To be clear, my complaint is not with trimming down print to three days a week. While I understand there are some serious public access issues with that in a poverty-stricken city, the newspaper has to have money to survive.

The problem is that rather than using the new-found cash flow created by reducing operating costs to support its news operations, Advance is gutting its newsroom, getting its community out of the habit of a daily paper, and moving to what looks for all the world like a hamster-wheel model online. It’s liquidating the newspaper, as Jack Shafer recently wrote. Contrast the Newhouses’ actions to those of Warren Buffett, who has been snapping up papers and promising to maintain news staffs and daily publishing—to invest in them. Buffett’s businesses will be healthier longer than the Newhouses’.

What might Advance have done differently? Digital subscription revenue, for one, could have provided a real opportunity to transition print subscribers over to digital ones for the long haul.

The paper also could have killed, say the Tuesday print edition while maintaining the size of its newsroom and the cost of its subscriptions, and given free online access to subscribers to make the changes go down easier.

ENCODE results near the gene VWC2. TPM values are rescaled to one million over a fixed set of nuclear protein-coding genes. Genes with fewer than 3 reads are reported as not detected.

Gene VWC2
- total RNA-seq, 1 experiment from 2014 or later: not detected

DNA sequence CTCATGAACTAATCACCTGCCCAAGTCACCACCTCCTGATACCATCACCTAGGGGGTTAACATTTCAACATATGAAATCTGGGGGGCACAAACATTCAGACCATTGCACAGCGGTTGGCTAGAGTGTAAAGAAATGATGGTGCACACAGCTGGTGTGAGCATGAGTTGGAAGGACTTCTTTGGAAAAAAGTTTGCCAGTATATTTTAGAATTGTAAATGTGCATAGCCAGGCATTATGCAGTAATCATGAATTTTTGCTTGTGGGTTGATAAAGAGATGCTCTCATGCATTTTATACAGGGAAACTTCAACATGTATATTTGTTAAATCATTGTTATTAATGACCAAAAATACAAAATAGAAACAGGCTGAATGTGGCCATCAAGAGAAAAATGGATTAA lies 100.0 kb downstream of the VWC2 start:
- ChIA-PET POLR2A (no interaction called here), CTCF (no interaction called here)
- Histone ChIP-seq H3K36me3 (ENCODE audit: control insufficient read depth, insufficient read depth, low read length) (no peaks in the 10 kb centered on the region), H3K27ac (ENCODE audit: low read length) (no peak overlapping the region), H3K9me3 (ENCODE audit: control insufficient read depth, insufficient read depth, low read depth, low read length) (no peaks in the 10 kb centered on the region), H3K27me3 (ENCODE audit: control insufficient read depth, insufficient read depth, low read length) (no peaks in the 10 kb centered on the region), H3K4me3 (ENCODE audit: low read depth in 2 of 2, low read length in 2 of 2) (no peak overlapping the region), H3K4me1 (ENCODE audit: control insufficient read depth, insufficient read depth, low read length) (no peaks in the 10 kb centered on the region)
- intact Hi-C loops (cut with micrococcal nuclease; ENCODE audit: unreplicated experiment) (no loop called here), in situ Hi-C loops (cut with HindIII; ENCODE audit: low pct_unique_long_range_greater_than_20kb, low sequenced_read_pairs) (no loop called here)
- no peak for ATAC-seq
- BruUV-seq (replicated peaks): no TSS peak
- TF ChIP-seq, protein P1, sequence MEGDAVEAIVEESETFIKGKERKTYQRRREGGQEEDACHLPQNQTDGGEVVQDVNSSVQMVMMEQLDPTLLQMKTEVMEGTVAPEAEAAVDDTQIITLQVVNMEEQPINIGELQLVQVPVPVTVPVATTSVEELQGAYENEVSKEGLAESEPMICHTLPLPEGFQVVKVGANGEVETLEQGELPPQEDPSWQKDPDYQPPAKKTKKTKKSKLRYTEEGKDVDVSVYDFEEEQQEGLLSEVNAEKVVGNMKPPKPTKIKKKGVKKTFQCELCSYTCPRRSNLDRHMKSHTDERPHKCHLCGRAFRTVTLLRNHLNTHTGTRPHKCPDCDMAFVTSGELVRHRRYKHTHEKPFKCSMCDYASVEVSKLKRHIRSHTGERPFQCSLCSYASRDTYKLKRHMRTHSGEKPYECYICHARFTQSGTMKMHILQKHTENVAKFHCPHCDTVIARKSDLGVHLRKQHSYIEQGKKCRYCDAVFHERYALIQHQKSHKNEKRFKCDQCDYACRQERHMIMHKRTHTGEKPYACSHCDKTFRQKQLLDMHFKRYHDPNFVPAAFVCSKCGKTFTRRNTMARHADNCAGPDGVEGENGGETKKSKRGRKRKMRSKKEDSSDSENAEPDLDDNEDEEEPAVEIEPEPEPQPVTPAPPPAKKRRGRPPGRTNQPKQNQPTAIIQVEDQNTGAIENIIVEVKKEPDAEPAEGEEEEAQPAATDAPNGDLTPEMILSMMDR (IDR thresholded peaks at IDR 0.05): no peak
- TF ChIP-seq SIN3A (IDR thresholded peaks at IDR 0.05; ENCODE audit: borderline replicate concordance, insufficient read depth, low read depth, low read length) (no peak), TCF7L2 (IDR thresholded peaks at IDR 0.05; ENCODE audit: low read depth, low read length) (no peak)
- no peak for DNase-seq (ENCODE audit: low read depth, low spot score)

Or it could have killed four days of print, like it’s doing, but kept its newsroom at full strength and far better able to create the kind of journalism that the digital stuff needs to flourish.

Instead, New Orleans got the worst of all worlds.

The Newhouses say the paper isn’t for sale. Here’s hoping they change their minds before September.

Ryan Chittum is a former Wall Street Journal reporter, and deputy editor of The Audit, CJR's business section. If you see notable business journalism, give him a heads-up at rc2538@columbia.edu.